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Dynamics of the protein may also be affected by pathogenic mutations. According to our model, delPhe501 (and Asp498) is located exactly in the part of helix 10 which in other transporters undergoes a major rearrangement [28], i.e. a sharp kink is formed in another conformation which helps close the cytoplasmic side of the pore.

Clearly, we do not have an experimental structure of MCT8, and only recently the first eukaryotic MFS transporter, GLUT1, has been crystallized [27]. Therefore, we can interpret biochemical data only on the basis of (homology) models. Available data suggest that the homology model based on GlpT is of some utility for the interpretation of biochemical experiments involving MCT8.

Conclusion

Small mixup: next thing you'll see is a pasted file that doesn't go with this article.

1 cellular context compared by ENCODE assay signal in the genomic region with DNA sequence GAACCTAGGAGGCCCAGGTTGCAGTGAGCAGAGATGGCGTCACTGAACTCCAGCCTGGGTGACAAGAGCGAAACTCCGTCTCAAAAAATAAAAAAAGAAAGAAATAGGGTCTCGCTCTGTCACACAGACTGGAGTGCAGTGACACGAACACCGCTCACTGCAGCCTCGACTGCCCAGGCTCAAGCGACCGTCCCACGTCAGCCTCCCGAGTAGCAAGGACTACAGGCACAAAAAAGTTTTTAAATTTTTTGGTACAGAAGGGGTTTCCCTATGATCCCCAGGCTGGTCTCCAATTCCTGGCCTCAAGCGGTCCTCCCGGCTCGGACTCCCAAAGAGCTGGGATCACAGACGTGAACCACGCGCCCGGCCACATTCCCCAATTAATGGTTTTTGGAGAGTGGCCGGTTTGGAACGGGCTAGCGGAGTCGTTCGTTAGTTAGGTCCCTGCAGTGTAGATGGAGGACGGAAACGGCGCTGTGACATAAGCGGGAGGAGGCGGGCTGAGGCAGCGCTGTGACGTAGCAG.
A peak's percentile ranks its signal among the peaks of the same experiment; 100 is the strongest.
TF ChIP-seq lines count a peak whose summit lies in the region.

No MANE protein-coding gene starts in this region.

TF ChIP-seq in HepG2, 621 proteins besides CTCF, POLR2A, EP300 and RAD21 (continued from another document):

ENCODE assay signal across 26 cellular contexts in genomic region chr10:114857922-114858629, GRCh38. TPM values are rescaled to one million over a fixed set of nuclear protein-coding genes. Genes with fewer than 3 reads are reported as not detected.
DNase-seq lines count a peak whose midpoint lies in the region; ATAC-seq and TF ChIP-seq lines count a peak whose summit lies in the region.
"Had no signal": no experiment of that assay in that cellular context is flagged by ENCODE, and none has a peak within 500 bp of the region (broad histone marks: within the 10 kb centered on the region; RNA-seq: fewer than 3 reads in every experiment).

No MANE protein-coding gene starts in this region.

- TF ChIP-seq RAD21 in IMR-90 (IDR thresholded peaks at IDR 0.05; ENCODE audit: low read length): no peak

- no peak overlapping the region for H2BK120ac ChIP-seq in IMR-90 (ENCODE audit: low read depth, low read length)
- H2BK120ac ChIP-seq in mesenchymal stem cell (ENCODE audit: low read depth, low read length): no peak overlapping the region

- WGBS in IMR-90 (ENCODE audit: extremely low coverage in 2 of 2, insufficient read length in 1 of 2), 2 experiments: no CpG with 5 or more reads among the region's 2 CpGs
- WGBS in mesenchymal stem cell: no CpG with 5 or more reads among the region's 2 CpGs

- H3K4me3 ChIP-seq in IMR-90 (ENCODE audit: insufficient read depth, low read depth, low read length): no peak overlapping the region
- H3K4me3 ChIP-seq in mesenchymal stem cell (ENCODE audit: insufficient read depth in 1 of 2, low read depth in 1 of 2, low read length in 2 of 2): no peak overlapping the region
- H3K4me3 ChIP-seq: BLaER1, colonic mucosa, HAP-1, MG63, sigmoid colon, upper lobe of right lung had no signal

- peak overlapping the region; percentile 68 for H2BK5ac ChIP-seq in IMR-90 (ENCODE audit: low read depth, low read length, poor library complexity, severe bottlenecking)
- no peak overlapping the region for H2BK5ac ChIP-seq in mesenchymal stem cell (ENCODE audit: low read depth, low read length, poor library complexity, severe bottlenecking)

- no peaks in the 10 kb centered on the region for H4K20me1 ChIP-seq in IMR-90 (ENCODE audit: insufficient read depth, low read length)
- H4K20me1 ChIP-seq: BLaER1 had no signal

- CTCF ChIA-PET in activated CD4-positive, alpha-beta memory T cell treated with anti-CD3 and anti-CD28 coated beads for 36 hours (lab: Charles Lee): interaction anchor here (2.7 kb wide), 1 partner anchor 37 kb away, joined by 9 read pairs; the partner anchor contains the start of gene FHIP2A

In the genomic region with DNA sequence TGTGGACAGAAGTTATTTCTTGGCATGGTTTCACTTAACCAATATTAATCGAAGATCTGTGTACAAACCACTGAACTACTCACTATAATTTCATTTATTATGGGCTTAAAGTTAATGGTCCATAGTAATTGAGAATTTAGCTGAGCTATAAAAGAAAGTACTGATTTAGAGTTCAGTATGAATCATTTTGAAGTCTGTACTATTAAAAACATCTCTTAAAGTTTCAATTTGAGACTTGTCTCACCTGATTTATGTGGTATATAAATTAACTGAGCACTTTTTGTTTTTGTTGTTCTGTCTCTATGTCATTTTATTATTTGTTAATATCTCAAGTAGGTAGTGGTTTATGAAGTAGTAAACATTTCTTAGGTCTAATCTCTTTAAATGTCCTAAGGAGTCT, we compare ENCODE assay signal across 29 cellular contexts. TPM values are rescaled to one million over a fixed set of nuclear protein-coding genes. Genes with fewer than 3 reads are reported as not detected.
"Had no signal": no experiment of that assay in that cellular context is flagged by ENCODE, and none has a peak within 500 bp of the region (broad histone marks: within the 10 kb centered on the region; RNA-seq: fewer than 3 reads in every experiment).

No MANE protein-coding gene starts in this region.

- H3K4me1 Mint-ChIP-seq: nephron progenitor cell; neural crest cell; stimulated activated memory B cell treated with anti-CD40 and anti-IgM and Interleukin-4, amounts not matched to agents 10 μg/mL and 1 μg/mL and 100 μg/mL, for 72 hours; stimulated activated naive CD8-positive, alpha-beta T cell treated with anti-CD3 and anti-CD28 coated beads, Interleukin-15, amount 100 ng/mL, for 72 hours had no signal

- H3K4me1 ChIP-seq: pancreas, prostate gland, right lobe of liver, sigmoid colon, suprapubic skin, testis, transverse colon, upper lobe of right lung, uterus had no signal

Nature has been creative in designing TH interaction sites in proteins. An analysis of plasma TH-binding proteins and TH receptors (for which experimental TH:protein complex structures are available), deiodinase (for which an experimental structure and biochemical data point to a substrate-binding site), and TH transmembrane transporters (for which only homology models and biochemical data on possible substrate interaction sites exist) reveals that proteins interact with all features of TH except the ether bond (i.e. hydrophobic rings, iodine atoms, L-aminopropionic acid moiety). However, no single ‘TH-binding domain' exists. Evolution converged on TH binding from different starting points in fundamentally different protein families. While binding proteins, receptors, and enzymes may be optimized for tight substrate/ligand binding, transporters have to achieve specific interactions, while avoiding tight binding of the transport substrate, as binding would stall the transport process. Finding out how this is achieved is an import goal in MCT8 research. Such data will be of importance for the rational design of specific activators or inactivators of MCT8 which may be useful for the treatment of thyroid disease.